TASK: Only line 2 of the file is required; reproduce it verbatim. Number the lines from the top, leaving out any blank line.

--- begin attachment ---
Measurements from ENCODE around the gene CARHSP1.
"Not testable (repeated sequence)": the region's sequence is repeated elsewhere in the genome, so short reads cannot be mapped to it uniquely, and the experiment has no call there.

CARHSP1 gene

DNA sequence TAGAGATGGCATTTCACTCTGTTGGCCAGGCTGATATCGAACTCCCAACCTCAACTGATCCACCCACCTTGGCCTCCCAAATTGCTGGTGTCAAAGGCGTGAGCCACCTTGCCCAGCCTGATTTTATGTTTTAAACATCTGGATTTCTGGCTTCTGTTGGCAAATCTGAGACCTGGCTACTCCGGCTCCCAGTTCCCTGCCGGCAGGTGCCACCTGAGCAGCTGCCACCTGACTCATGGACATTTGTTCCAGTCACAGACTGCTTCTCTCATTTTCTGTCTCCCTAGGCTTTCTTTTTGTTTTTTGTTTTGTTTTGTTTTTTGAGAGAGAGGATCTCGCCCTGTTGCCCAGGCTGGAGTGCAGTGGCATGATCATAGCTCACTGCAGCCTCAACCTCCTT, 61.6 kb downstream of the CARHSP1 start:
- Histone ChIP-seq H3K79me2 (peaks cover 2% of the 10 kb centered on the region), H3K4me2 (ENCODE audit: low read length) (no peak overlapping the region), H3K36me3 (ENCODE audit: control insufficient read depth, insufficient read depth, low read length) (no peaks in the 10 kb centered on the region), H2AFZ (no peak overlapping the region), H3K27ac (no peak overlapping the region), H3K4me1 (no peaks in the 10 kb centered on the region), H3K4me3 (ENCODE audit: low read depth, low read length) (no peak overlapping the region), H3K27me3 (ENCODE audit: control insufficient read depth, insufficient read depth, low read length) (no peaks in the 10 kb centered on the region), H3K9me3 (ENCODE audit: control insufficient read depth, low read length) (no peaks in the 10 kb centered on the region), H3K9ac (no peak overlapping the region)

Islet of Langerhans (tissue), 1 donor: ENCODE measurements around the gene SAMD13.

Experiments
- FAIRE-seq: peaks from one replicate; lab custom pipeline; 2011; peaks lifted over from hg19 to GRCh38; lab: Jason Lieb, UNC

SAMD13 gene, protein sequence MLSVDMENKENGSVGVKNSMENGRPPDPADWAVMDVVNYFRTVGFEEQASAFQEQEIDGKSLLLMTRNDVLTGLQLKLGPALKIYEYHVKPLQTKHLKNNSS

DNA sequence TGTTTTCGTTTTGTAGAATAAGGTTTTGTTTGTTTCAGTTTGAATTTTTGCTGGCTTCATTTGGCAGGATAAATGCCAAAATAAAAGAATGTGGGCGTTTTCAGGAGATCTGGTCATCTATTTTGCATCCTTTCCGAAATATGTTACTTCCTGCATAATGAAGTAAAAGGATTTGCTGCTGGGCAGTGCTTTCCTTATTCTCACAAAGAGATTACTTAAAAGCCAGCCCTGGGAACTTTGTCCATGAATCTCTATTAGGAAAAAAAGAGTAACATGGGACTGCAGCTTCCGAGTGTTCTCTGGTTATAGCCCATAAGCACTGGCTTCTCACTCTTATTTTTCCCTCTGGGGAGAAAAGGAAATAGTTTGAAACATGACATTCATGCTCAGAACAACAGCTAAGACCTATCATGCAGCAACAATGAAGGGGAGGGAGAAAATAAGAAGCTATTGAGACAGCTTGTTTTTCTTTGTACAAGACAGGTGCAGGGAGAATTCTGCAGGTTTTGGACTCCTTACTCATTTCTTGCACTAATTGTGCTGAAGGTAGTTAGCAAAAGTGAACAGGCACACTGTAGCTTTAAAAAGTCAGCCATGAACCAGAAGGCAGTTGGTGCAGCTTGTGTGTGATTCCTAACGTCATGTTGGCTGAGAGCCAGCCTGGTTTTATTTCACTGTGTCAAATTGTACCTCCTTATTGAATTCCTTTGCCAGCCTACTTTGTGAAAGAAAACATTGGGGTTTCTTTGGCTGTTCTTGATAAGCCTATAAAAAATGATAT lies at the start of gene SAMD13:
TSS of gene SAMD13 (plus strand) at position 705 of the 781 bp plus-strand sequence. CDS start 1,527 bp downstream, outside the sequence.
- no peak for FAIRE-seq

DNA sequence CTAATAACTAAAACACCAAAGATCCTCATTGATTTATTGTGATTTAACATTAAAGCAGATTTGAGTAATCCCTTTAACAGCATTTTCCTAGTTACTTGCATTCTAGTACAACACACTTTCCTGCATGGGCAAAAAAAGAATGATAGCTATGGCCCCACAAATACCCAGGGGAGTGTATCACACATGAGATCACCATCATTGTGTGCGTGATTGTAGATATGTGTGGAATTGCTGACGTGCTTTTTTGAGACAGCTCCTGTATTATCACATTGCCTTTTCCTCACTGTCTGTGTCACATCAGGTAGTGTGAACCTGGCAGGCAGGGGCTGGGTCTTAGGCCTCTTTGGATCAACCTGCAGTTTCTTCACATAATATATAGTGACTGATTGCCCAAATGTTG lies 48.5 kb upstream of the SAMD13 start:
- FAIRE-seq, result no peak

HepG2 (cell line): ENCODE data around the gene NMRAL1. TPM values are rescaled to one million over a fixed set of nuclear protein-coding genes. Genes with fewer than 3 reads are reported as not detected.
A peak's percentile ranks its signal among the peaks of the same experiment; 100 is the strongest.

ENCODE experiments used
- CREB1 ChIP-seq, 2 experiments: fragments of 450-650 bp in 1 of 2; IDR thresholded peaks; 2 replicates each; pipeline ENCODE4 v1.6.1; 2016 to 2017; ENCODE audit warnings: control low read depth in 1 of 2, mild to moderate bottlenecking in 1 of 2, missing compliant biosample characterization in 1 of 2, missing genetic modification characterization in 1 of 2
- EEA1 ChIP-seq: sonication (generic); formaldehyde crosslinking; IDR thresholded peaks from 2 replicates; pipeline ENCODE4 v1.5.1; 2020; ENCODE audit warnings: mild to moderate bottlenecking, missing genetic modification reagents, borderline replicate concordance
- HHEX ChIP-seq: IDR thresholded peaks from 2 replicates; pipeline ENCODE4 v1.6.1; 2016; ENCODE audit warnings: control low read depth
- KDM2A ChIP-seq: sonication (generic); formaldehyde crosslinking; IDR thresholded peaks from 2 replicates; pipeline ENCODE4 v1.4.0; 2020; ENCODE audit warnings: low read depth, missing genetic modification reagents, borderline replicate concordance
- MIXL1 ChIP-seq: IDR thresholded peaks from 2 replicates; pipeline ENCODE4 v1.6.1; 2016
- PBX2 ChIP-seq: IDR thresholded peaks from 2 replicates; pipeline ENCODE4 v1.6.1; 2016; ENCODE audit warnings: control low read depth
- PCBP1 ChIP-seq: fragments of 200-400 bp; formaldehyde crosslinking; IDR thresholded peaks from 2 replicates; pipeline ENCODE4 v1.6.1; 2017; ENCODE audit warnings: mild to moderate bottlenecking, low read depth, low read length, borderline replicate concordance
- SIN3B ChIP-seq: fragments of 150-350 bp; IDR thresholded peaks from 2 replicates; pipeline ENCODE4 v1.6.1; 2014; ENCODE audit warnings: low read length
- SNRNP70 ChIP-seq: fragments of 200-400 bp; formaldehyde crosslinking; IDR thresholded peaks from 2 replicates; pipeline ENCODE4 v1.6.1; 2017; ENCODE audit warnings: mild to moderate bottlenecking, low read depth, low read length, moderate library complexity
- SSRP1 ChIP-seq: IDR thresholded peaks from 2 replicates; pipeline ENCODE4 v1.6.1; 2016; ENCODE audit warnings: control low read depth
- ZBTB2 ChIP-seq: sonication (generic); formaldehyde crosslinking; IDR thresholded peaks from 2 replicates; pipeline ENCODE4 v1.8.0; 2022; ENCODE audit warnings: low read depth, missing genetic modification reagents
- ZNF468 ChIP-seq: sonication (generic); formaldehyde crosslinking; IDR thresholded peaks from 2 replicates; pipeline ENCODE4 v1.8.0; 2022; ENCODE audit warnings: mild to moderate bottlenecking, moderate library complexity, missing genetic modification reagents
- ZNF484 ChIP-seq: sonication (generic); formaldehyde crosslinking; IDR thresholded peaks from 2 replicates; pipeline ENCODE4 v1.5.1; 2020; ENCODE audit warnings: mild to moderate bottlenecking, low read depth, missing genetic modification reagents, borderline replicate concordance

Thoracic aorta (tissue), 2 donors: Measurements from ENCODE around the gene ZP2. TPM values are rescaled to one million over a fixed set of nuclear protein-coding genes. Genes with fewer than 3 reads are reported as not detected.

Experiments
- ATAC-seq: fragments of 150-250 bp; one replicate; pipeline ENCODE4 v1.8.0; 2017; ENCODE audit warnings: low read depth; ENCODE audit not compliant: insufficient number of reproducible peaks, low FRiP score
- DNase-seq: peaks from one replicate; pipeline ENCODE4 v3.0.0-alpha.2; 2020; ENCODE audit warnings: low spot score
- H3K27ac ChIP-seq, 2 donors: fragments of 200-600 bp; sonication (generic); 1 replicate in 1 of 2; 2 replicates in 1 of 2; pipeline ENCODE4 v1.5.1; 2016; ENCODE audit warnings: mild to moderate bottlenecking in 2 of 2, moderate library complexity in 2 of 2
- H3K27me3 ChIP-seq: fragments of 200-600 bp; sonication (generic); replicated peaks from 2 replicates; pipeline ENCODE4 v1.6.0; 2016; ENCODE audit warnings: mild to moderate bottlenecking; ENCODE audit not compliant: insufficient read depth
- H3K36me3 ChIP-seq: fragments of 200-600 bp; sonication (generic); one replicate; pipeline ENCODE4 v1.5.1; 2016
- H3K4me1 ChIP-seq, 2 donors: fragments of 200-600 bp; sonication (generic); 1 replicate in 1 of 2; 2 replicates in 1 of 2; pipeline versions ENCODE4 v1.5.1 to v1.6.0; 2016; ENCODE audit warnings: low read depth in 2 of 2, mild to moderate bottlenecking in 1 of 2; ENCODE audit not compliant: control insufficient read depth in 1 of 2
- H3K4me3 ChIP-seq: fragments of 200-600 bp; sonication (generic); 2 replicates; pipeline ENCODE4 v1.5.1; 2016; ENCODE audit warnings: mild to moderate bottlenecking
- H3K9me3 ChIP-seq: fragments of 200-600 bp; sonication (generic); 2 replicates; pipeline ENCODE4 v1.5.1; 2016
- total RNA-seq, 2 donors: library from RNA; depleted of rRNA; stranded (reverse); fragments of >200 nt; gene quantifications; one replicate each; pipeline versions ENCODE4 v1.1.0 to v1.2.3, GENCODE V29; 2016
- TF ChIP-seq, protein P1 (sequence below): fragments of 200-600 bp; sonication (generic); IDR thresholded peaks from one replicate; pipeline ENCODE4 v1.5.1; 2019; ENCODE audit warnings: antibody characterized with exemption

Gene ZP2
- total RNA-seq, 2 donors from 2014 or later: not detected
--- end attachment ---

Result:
"Not testable (repeated sequence)": the region's sequence is repeated elsewhere in the genome, so short reads cannot be mapped to it uniquely, and the experiment has no call there.